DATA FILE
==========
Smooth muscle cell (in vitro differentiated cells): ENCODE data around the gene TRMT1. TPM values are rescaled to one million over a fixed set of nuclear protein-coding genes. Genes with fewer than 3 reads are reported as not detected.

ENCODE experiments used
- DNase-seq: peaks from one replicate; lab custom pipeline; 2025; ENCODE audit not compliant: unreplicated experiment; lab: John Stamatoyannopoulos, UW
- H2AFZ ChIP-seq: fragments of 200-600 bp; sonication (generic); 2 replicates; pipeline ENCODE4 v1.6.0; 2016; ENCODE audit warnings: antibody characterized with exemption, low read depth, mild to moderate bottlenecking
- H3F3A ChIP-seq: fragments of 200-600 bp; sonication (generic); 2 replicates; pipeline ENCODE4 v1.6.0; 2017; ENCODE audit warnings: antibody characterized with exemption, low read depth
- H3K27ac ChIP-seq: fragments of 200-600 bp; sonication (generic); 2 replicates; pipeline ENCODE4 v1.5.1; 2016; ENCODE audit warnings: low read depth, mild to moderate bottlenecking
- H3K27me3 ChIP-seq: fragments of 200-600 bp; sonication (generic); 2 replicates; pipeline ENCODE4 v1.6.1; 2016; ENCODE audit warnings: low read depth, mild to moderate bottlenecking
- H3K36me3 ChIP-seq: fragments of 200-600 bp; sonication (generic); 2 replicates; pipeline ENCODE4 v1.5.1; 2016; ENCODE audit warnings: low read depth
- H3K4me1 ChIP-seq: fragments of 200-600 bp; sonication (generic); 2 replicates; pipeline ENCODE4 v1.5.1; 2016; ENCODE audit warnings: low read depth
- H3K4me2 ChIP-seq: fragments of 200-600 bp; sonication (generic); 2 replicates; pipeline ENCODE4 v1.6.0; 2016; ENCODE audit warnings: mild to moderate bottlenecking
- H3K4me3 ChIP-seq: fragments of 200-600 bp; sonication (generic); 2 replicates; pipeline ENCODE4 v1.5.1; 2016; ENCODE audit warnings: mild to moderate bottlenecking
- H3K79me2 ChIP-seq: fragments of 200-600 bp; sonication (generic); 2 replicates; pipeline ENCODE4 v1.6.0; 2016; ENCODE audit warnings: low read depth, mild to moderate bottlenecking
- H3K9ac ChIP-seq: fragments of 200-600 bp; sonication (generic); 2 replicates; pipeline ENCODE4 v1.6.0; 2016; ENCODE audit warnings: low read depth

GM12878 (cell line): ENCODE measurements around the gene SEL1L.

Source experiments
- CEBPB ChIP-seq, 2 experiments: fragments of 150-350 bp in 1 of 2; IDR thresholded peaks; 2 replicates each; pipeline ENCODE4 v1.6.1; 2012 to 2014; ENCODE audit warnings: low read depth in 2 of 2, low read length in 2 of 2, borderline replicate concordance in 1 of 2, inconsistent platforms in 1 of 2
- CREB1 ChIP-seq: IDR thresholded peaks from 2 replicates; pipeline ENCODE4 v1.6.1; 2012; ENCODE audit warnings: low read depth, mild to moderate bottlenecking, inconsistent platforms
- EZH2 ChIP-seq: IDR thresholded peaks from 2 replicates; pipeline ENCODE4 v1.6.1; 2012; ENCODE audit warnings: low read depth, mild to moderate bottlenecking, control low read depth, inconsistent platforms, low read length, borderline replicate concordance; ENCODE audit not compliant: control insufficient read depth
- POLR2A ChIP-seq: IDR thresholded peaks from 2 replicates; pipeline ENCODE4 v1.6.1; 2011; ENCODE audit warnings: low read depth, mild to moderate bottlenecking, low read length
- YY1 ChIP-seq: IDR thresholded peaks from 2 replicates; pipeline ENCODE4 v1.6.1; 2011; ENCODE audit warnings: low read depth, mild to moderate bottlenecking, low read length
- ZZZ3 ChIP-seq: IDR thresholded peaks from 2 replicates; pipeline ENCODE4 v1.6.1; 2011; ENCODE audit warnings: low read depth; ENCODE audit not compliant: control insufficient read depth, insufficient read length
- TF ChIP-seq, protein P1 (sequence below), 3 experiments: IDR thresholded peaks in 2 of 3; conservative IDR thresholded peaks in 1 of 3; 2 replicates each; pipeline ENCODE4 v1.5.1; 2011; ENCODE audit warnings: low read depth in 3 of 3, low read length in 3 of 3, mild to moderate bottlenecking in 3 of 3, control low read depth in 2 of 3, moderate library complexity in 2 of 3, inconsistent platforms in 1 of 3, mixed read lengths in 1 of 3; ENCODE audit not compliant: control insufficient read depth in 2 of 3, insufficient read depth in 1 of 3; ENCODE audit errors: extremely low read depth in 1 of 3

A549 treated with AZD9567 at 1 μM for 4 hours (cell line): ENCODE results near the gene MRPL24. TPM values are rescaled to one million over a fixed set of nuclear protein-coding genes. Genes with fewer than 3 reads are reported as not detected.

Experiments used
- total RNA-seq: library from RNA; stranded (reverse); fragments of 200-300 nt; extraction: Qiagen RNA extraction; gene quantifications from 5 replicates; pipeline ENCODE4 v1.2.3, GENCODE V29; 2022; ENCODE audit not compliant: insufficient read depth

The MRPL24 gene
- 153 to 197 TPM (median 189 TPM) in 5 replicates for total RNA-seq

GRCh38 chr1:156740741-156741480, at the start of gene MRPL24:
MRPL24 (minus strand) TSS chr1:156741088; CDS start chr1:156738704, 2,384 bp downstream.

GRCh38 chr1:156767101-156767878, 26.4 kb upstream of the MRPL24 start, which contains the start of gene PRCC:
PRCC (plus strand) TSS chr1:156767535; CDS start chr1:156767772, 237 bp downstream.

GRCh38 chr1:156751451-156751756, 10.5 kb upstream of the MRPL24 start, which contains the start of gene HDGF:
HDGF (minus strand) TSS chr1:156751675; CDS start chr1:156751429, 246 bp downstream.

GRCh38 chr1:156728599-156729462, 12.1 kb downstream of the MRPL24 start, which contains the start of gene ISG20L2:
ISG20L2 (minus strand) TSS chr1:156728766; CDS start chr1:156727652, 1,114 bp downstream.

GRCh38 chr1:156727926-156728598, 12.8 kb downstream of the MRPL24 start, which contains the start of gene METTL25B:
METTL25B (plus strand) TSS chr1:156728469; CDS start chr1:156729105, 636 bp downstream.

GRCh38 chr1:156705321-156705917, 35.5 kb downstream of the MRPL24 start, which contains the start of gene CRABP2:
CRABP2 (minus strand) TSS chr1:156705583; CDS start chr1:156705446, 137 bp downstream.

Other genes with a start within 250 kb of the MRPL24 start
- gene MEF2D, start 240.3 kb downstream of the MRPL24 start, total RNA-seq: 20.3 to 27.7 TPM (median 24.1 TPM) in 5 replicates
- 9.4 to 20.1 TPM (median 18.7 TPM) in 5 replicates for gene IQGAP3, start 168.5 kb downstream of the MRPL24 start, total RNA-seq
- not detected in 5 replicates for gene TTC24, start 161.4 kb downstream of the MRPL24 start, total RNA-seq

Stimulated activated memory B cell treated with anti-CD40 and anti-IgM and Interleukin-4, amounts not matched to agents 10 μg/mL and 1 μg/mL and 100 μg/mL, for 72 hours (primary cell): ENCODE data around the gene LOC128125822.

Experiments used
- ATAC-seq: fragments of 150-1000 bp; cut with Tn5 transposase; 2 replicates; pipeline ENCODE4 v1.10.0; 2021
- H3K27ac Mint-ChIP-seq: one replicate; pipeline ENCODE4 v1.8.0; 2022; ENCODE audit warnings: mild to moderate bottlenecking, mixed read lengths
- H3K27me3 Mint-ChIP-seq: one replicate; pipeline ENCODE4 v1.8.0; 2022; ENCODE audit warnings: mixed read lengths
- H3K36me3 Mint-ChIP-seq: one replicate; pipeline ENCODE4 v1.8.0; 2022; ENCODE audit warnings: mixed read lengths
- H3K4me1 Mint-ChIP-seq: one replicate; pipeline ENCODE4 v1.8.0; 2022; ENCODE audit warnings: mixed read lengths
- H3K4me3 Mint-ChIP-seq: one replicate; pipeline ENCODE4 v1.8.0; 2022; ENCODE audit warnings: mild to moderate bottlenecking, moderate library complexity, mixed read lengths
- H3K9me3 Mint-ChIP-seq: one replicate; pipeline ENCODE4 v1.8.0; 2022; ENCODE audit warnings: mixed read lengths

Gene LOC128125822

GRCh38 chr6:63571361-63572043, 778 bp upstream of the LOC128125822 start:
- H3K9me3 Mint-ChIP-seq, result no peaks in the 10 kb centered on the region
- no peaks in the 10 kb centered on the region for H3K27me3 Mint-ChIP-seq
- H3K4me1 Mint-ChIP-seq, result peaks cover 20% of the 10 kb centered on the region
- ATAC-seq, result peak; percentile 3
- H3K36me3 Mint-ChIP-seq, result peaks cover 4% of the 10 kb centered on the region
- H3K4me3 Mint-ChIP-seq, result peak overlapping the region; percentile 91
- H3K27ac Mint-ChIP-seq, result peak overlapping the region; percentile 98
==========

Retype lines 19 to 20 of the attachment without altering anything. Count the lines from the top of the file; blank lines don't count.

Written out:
- POLR2A ChIP-seq: IDR thresholded peaks from 2 replicates; pipeline ENCODE4 v1.6.1; 2011; ENCODE audit warnings: low read depth, mild to moderate bottlenecking, low read length
- YY1 ChIP-seq: IDR thresholded peaks from 2 replicates; pipeline ENCODE4 v1.6.1; 2011; ENCODE audit warnings: low read depth, mild to moderate bottlenecking, low read length